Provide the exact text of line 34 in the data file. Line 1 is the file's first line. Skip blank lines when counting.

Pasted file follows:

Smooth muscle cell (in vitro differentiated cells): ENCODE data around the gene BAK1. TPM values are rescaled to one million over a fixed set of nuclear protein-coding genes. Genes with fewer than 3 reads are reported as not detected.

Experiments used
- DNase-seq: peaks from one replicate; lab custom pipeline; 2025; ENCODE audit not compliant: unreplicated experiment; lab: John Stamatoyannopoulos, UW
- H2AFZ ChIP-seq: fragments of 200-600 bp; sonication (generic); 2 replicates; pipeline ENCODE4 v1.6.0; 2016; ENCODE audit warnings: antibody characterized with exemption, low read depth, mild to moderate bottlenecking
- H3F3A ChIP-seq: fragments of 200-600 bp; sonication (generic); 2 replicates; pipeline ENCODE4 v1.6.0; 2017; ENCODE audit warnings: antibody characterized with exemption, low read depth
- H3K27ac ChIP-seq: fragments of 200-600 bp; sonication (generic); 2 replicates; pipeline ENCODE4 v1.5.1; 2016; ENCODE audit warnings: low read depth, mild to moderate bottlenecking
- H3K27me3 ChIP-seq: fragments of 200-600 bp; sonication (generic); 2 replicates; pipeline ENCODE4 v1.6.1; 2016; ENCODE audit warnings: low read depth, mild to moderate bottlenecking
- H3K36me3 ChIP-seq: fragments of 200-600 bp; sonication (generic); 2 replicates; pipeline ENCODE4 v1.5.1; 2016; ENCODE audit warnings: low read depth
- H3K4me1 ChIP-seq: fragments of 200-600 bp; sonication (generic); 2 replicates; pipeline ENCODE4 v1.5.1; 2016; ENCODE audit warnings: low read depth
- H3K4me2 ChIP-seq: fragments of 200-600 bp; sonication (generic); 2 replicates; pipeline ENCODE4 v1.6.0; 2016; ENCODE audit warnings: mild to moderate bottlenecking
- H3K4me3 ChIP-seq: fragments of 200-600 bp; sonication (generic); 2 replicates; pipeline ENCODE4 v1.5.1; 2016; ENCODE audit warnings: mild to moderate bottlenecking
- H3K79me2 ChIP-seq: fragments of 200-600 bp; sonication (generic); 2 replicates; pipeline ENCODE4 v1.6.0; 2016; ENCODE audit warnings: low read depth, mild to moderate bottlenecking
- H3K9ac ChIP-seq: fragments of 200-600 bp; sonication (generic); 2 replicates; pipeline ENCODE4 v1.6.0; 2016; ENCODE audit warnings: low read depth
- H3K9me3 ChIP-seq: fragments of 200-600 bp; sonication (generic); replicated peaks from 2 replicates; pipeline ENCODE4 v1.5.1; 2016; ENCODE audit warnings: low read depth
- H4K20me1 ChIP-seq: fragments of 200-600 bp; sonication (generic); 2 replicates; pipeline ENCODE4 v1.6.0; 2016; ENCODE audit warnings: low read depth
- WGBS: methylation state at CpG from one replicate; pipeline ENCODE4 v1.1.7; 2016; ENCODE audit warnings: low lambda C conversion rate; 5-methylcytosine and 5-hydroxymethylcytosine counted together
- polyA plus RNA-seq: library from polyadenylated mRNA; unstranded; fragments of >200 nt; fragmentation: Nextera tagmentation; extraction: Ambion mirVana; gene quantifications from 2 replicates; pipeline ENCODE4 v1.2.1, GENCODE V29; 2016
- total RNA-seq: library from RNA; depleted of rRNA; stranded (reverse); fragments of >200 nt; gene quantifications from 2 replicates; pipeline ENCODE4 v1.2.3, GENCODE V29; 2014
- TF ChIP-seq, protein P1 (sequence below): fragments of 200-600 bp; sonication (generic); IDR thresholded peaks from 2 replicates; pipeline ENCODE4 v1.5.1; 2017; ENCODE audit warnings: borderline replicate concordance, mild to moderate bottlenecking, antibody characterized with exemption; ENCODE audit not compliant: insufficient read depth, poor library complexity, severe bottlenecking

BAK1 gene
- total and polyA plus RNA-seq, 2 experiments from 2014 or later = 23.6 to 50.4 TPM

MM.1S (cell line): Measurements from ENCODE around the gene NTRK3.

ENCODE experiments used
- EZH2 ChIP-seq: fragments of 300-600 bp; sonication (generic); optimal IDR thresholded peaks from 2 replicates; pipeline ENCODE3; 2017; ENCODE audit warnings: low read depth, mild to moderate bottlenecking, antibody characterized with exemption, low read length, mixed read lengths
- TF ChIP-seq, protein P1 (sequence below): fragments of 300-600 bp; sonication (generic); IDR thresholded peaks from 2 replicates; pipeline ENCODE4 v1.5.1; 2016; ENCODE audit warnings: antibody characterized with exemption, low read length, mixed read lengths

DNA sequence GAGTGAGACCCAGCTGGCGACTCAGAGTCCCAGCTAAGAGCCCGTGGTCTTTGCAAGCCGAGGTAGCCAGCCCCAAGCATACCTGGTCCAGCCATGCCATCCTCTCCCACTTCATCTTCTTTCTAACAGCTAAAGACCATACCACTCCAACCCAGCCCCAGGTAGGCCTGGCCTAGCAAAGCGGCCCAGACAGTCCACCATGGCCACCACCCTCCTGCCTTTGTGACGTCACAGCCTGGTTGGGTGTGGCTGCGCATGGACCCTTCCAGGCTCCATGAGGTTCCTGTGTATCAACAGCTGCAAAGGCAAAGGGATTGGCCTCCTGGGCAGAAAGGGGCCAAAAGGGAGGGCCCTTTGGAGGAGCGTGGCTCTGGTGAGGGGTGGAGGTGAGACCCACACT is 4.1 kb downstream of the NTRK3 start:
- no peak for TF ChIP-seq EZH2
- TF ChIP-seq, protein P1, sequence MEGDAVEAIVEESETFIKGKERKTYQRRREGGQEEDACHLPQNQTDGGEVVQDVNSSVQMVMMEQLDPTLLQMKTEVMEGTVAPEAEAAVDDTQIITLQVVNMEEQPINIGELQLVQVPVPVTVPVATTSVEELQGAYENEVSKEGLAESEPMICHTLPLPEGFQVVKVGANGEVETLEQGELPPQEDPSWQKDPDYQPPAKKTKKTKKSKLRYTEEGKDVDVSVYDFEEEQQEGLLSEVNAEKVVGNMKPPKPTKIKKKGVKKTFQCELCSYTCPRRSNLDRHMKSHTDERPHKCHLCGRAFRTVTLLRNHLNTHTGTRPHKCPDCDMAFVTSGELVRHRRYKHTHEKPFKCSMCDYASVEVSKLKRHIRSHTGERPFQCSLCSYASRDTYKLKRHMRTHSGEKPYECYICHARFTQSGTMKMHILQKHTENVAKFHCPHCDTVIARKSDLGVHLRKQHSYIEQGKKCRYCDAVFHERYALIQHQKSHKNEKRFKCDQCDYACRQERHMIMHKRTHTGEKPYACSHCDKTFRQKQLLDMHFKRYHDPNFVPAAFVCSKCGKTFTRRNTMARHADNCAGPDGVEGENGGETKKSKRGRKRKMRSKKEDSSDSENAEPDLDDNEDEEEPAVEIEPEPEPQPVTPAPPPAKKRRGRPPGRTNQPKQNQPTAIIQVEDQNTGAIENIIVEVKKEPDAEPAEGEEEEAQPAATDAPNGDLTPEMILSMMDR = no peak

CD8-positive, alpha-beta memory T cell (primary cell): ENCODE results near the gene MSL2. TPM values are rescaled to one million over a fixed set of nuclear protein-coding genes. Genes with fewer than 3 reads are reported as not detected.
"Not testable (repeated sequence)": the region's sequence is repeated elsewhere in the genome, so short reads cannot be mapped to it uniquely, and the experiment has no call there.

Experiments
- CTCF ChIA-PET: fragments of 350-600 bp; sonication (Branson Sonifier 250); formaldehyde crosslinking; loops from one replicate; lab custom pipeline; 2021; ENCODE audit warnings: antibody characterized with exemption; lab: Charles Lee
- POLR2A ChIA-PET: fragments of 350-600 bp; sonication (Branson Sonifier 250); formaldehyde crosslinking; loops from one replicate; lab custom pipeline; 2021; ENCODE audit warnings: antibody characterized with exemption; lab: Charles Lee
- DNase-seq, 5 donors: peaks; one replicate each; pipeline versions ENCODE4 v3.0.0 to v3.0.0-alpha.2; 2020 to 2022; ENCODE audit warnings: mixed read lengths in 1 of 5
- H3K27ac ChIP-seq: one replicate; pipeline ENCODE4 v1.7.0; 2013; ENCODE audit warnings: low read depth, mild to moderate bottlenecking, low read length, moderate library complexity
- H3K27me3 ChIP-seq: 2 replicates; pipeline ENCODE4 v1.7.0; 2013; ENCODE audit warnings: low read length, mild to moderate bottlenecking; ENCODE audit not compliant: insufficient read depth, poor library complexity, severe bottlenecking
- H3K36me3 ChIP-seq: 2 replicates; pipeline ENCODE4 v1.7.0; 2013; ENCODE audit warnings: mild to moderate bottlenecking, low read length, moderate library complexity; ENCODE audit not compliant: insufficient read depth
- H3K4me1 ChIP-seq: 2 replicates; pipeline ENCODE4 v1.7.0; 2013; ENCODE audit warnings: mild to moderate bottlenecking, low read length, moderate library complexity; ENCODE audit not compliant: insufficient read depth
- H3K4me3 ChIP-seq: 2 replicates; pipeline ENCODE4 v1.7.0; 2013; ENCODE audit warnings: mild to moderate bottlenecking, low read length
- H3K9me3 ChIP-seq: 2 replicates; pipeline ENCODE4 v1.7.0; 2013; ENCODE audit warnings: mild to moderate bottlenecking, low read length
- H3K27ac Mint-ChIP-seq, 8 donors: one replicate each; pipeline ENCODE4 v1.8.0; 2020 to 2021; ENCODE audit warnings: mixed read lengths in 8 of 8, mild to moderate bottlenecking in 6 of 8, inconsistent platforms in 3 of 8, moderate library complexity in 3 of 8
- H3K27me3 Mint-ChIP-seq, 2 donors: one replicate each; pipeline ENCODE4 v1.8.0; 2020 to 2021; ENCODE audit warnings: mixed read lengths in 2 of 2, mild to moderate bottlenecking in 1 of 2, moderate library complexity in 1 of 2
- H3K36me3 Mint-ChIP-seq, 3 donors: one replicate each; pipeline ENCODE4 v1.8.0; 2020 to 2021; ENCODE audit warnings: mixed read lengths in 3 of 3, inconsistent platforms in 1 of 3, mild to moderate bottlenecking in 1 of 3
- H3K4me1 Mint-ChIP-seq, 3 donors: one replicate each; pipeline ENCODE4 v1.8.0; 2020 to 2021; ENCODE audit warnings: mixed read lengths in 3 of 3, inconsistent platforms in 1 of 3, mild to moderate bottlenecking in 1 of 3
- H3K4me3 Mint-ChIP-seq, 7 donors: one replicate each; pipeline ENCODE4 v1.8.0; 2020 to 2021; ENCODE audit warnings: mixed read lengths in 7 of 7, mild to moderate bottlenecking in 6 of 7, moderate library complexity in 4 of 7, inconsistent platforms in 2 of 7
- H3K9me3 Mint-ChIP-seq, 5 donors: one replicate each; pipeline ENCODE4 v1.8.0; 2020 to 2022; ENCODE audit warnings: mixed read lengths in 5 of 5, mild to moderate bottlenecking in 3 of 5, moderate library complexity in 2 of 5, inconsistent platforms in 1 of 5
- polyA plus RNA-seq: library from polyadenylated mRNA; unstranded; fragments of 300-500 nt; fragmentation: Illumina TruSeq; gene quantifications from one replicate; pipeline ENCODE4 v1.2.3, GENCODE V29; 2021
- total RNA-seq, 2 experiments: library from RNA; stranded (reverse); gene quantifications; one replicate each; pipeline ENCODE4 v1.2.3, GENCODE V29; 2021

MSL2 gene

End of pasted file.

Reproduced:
- DNase-seq, 5 donors: peaks; one replicate each; pipeline versions ENCODE4 v3.0.0 to v3.0.0-alpha.2; 2020 to 2022; ENCODE audit warnings: mixed read lengths in 1 of 5